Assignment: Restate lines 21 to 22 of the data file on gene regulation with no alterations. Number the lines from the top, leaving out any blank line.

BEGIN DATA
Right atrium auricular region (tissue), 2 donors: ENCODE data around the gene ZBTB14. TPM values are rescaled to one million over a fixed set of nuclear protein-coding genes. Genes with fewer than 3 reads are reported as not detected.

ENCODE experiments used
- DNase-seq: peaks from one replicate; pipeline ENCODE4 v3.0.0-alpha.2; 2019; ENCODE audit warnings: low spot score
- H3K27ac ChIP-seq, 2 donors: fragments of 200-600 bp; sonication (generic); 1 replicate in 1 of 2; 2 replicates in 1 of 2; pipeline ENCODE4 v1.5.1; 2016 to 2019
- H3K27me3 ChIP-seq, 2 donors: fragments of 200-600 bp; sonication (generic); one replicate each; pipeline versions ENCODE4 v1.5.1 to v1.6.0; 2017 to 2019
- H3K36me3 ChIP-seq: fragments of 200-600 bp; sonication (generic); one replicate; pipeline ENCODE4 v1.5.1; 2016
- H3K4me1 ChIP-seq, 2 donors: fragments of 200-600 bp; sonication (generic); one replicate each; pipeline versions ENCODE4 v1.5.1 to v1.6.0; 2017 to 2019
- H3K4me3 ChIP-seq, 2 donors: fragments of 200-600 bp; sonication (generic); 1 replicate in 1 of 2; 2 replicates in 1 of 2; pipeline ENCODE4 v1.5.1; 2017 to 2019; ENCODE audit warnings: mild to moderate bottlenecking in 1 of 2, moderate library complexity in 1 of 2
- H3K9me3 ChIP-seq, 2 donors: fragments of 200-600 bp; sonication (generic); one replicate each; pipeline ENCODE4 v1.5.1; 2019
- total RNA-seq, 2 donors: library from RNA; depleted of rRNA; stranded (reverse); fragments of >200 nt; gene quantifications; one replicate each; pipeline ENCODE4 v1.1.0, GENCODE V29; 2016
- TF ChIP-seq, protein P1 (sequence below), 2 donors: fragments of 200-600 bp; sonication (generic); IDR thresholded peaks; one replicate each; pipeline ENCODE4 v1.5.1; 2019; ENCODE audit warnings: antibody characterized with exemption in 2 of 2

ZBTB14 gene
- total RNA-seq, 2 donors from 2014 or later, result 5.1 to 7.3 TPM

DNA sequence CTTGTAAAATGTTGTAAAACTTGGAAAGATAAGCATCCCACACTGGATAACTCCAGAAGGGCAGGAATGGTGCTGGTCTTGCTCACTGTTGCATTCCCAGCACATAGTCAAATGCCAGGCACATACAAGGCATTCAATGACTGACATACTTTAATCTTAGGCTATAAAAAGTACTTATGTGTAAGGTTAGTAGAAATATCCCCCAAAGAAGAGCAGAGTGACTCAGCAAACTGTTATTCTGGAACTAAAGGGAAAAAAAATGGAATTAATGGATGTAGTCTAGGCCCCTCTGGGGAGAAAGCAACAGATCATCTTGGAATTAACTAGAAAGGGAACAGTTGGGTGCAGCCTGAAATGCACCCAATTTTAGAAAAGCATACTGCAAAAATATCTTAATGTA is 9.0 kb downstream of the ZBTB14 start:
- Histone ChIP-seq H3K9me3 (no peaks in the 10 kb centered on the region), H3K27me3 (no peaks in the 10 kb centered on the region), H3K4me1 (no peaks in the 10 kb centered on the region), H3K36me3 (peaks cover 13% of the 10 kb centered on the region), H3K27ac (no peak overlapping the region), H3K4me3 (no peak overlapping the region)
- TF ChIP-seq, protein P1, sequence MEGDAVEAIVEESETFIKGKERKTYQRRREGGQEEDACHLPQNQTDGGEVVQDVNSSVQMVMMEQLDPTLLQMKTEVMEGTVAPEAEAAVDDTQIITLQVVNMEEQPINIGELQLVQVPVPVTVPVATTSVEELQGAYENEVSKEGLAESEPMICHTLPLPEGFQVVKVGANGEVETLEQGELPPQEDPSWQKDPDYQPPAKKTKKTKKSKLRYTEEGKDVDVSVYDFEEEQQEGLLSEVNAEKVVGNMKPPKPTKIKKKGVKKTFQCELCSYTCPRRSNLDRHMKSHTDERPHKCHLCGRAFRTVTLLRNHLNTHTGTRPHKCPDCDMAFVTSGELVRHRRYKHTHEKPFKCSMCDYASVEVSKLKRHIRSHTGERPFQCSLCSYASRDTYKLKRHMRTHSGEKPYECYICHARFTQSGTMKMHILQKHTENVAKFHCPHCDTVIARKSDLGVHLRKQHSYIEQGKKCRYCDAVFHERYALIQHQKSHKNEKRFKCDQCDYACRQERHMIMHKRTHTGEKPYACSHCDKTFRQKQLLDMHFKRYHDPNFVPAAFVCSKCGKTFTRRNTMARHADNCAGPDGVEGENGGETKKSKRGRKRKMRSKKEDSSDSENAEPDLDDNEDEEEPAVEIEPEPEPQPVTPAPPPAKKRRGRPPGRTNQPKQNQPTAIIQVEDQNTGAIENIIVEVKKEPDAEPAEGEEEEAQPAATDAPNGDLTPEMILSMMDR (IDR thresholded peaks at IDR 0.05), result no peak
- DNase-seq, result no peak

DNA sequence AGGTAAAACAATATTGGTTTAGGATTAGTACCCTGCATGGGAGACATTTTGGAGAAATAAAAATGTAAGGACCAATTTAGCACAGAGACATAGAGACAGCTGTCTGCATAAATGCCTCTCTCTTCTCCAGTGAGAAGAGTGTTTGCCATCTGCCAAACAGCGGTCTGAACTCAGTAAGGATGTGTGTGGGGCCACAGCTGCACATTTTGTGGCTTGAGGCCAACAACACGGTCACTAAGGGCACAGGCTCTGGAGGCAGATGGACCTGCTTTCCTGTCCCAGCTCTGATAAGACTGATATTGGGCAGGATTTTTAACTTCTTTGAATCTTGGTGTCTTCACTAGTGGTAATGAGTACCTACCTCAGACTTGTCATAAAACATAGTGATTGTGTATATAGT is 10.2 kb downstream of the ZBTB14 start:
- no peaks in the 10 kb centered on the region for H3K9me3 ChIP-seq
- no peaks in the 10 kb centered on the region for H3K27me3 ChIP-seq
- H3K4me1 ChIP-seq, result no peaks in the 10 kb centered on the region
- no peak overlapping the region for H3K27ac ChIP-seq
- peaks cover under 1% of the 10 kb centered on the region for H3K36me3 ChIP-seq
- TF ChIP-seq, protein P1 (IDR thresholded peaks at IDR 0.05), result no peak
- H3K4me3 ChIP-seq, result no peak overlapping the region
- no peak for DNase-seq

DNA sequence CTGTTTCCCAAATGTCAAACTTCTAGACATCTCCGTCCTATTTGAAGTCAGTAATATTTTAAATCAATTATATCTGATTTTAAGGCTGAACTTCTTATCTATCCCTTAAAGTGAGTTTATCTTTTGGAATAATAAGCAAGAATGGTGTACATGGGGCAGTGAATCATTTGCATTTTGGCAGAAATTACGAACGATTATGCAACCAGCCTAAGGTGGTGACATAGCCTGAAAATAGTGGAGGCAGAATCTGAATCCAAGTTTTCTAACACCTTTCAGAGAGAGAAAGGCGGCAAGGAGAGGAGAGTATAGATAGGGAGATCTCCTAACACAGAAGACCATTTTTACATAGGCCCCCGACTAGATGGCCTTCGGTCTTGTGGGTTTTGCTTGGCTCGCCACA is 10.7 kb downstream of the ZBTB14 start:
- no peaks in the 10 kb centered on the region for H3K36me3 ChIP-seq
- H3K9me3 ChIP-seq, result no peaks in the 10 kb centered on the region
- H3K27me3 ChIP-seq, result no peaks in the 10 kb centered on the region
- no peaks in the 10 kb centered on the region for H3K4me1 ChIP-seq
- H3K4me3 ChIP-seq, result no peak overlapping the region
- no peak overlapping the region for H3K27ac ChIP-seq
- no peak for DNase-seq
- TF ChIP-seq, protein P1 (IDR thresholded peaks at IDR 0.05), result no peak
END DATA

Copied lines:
- H3K4me1 ChIP-seq, result no peaks in the 10 kb centered on the region
- no peak overlapping the region for H3K27ac ChIP-seq